The Knights of Columbus: a unique
means of evangelization on college campuses
I was born a man, but I chose to become a Knight. I
made this choice because I realized that if I were going to take my
faith seriously, I needed to commit to it in a way that would help
support my faith, and would also provide me with a means to live an
appropriate Christian witness for others.
As an undergraduate student at Harvard University, I
became a leader in campus ministry. I was privileged to serve with other
students and have the support of gifted and dedicated chaplains in
renewing the life of the Church on that campus.
We hoped to bring more students into the community of
the Church through an authentic witness to the Gospel. We encouraged men
to practice traditional devotions and the prayers of the Church
such as lectio divina,
liturgy of the hours, and the
Rosary. We offered weekly faith study groups, which allowed students to
reflect on readings from Sacred Scripture and the lives of the saints.
We offered Eucharistic adoration and encouraged more frequent devotion
to the sacraments, including the Sacrament of Reconciliation.
In all things, our hope was to bring students to
Christ, to encourage a mature commitment to the faith that would serve
students as they grew into adulthood.
However, campus ministry is not like baking a cake.
It's not simply a matter of having all of the essential ingredients
present to ensure success. University campuses have unique pastoral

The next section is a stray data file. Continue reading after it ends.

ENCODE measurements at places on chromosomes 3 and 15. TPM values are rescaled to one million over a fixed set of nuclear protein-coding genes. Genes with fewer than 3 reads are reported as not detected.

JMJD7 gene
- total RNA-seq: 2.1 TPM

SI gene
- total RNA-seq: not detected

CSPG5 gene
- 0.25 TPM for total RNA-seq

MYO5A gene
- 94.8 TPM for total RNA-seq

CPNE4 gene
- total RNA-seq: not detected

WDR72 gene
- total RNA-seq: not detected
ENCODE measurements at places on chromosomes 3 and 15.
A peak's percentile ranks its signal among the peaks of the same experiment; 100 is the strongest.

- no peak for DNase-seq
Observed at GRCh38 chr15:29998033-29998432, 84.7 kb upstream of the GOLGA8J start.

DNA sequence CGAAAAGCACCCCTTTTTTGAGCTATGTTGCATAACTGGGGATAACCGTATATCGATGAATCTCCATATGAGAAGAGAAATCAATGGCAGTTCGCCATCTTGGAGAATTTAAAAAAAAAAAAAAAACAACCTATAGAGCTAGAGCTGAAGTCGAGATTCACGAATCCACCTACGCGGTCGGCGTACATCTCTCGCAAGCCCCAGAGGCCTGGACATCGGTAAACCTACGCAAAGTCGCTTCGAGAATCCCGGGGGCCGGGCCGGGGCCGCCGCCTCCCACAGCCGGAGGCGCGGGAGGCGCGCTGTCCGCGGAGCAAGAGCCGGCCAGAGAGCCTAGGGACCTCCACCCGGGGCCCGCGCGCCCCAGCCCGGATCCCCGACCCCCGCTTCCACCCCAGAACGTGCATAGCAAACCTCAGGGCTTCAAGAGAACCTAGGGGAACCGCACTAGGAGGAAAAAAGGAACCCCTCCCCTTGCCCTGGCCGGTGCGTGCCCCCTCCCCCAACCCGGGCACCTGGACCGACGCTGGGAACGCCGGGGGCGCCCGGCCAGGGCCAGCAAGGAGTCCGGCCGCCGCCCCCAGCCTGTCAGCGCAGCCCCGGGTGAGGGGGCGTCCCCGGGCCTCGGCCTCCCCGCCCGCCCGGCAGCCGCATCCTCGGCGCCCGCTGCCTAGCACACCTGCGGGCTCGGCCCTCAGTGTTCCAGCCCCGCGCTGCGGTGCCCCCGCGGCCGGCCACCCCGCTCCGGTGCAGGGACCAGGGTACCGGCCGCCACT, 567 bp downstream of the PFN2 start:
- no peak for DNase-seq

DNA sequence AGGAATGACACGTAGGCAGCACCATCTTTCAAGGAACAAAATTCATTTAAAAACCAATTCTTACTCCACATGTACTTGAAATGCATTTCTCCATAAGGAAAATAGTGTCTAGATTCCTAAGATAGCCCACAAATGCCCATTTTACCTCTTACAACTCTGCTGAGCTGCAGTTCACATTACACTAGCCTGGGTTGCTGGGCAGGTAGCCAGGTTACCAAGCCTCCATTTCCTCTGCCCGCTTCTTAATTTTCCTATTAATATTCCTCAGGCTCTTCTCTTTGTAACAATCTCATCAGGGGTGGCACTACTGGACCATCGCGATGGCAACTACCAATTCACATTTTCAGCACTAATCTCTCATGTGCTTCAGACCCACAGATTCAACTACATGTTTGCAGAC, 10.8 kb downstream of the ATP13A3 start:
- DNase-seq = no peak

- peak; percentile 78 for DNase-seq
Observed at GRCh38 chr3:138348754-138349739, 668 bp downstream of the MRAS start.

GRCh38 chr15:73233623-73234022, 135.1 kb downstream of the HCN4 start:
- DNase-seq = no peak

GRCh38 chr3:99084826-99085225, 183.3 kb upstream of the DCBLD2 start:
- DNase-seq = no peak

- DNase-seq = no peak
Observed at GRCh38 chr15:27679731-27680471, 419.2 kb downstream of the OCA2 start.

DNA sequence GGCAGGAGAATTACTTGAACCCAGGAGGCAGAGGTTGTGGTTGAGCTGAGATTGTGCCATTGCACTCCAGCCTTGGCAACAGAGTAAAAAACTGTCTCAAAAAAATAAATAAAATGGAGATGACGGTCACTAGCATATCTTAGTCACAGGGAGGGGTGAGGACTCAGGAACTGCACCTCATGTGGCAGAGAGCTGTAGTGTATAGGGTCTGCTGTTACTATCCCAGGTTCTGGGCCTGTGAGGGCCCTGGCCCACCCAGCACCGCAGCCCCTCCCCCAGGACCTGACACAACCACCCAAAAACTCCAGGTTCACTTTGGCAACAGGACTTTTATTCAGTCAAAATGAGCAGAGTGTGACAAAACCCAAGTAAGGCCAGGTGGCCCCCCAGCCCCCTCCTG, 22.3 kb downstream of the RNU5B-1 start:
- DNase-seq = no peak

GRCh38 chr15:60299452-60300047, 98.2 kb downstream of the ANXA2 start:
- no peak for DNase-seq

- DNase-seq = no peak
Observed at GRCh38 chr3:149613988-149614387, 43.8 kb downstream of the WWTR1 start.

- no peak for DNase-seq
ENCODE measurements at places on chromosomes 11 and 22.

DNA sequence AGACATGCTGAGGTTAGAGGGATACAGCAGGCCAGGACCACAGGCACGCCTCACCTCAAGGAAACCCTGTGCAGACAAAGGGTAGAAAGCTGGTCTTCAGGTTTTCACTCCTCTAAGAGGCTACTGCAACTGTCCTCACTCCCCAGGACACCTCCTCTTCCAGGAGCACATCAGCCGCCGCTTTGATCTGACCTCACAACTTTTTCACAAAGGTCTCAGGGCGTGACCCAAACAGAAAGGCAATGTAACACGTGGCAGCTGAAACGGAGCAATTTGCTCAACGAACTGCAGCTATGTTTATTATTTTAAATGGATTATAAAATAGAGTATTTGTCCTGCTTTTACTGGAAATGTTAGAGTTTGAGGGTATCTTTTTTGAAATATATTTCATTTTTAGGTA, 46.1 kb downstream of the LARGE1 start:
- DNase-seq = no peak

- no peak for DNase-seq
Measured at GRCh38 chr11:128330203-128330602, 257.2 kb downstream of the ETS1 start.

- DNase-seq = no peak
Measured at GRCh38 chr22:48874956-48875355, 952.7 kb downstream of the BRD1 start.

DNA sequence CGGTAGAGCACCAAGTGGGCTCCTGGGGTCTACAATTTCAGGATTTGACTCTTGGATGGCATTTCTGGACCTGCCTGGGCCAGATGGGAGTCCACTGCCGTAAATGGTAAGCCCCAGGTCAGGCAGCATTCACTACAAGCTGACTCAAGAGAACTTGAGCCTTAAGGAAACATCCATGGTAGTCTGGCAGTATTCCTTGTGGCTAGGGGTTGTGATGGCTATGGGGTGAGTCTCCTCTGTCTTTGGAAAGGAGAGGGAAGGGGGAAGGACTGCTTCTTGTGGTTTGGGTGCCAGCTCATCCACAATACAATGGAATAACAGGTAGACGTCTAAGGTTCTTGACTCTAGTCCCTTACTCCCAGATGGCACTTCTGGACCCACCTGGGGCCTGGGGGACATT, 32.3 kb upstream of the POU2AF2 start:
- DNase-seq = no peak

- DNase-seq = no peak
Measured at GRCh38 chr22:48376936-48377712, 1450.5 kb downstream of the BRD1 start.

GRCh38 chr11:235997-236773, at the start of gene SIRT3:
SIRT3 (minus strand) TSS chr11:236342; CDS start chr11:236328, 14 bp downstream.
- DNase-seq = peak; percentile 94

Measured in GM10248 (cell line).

needs, and God works through the hearts of men in subtle and different
We noticed that, though many more students became
involved in campus ministry activities when these additional
opportunities for devotion were offered, many men fulfilled their weekly
obligation by Mass attendance on Sunday. They lived an isolated and
compartmentalized faith, which did not ground them in the life of the
We discovered that many men looked for a sense of
fraternity within the Church. They sought the fellowship of other men
elsewhere through athletics, other student organizations and,
regrettably, in Harvard's "final clubs", which often encouraged binge
drinking and the exploitation of women.
What was needed was a fraternity of Catholic men
dedicated to challenging and supporting each other in the Catholic
faith, a public witness to the Gospel, and service to the community
through corporal and spiritual works of mercy. Our hope was to help the
men of Harvard to become the men God wants them to be. As it is written
in Proverbs, "As iron sharpens iron, so one man sharpens another".
While there are more than 200 college councils, the
oldest college in the United States was not in that number. In fact,
despite its roots in educating Protestant ministers, in general, God was
not often a noticeable presence on campus.
And while there was much to be had in terms of the
Campus Ministry at Harvard University, there was no Knights of Columbus
Having heard of the Venerable Servant of God Fr
Michael McGivney and of the Knights from my grandfather, who was also my